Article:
Regardless of which side of the sale table you find yourself on, there probably is no right or wrong way to visit or to host a garage sale. Each person is led by his or her own motivations and goals. A search of World Wide Web sites, however, yields some tips for getting the most out of such endeavors.
If you're buying ...
Make a list of items you want. Include measurements and sizes where appropriate.
Take the list with you when you go to sales.
Look at the prices in general. If the prices are too high, ask if they are negotiable. If they are not, leave right away.
If the sale items have been stored in a basement and smell musty, chances are, all paper, cloth and leather items will be rotten.
Don't buy any electronics at yard and garage sales that cost more than $15. These sales are not the place for fine hi-fi systems, unless, of course, you are fond of eight-track cassettes. Repairs on electrical or computer systems start at $85, so you don't save much on used stuff that will break soon. Yes, it will break soon, if it isn't already broken.
Yard and garage sale, or any second-hand, prices should generally be lower than one-third of retail. That is, don't pay any more for a second-hand $100 table or chandelier than $30.
Prepare to haggle.
Don't take it personally when someone is offended at your ridiculously low offer.
If you're selling ...
If you haven't used an item in a year, consider it for the sale.
If you haven't used an item in two years, it must go in the sale.
Use easily removable tags for pricing. Do not use masking or duct tape so as to avoid removing paint or leaving a residue.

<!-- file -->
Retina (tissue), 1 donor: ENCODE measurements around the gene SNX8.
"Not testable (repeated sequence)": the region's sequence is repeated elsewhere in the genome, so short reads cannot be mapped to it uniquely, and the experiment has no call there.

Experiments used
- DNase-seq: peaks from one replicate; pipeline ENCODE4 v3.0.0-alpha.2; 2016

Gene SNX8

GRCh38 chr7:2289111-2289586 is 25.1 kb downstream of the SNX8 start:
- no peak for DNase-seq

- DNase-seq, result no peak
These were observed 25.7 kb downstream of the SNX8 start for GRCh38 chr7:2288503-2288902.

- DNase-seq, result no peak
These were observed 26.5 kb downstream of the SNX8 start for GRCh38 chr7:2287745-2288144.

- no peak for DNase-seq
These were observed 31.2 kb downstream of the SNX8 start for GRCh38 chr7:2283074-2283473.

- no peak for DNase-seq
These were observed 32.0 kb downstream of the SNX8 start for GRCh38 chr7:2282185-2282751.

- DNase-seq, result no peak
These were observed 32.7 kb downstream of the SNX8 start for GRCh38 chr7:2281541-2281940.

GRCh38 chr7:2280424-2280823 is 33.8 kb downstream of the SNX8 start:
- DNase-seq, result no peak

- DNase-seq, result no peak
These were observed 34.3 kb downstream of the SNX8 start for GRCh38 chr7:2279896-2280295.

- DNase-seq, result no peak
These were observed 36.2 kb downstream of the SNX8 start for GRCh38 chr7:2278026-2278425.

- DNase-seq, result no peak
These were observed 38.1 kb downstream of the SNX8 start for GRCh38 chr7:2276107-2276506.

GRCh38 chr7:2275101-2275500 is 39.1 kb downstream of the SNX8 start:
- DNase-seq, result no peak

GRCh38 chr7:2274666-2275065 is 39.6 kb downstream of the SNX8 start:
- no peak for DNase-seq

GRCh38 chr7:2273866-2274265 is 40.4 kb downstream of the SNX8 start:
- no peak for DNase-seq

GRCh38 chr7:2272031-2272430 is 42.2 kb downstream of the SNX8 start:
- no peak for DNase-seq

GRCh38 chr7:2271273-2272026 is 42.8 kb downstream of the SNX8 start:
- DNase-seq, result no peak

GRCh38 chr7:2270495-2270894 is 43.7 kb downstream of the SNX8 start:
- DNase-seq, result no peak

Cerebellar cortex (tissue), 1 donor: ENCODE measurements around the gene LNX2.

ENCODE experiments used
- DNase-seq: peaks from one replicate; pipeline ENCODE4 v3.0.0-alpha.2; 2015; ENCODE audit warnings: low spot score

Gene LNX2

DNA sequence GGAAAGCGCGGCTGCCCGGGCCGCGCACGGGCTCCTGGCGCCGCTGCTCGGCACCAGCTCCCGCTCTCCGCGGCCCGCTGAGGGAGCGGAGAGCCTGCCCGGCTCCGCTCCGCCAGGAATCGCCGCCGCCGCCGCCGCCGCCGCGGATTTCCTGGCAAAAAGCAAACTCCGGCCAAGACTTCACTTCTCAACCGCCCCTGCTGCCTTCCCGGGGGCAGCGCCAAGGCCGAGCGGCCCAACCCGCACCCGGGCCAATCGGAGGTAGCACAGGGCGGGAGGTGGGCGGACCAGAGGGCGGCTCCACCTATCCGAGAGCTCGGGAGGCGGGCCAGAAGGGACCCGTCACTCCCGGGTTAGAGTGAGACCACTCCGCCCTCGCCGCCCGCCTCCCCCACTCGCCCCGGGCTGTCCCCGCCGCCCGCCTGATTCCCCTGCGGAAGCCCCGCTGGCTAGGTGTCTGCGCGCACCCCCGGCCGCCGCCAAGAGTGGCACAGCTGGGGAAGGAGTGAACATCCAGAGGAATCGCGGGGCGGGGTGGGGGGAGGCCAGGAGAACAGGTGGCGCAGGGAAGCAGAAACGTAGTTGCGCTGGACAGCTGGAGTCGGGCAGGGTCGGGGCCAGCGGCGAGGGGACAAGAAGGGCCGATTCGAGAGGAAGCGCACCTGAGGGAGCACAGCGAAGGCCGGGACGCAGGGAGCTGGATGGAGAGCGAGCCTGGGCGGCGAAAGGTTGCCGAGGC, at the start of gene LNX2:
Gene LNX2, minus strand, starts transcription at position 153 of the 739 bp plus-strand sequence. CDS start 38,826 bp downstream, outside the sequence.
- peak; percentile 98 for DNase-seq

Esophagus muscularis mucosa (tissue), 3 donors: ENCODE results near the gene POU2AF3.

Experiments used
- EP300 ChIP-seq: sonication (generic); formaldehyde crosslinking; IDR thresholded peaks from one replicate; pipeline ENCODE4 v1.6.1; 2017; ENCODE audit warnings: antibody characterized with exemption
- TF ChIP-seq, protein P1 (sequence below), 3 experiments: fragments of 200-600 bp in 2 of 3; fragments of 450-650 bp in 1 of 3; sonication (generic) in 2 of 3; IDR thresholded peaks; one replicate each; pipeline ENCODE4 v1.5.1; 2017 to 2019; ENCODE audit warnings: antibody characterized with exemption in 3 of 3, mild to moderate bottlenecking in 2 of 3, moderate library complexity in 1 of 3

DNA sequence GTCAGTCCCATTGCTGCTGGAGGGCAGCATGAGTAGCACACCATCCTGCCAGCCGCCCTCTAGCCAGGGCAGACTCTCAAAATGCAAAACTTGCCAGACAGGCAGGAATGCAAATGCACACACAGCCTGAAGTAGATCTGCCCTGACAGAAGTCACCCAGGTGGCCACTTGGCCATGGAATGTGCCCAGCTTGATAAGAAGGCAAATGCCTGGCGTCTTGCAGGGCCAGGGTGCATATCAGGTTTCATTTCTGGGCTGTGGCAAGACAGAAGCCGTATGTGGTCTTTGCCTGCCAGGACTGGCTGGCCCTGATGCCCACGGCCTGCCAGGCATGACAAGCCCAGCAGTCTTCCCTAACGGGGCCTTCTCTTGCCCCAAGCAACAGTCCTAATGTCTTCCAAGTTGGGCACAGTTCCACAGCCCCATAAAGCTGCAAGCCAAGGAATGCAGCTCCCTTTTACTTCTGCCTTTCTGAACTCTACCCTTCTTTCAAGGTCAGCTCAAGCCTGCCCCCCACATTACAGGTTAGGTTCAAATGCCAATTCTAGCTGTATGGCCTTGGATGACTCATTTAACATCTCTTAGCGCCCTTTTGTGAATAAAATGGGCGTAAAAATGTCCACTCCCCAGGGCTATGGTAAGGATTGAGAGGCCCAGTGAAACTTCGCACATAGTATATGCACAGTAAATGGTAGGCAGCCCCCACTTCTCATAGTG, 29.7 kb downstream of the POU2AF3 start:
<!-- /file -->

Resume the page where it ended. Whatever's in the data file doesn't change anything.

Price items on the low side. The point is to sell the stuff.
Put big signs up on strategic corners, as long as it's legal.
Use a posting method that allows complete removal later.
Every sign should have big, thick arrows: Most lettering is too hard to see by speeding motorists. Big arrows win.
If you think an item is worth a lot of money, place an ad in the newspaper or take it to a pawn shop. Do not expect it to sell in your yard sale.
Make it easy for drivers to see your goods from the street:
Sort through and display your items in an orderly fashion.
Hang the clothes, don't leave them in a pig pile.
Wash items, or at least wipe off the mold.
Put your sale items in the front yard, not in the back, not in the alley, not in the basement.
Prepare to haggle.
Don't take it personally when someone makes you a ridiculously low offer.
Take down your signs.
Count your money minus your start-up cash.
Your profit is the excess cash -- plus the junk now in someone else's hands -- plus the fun you had.
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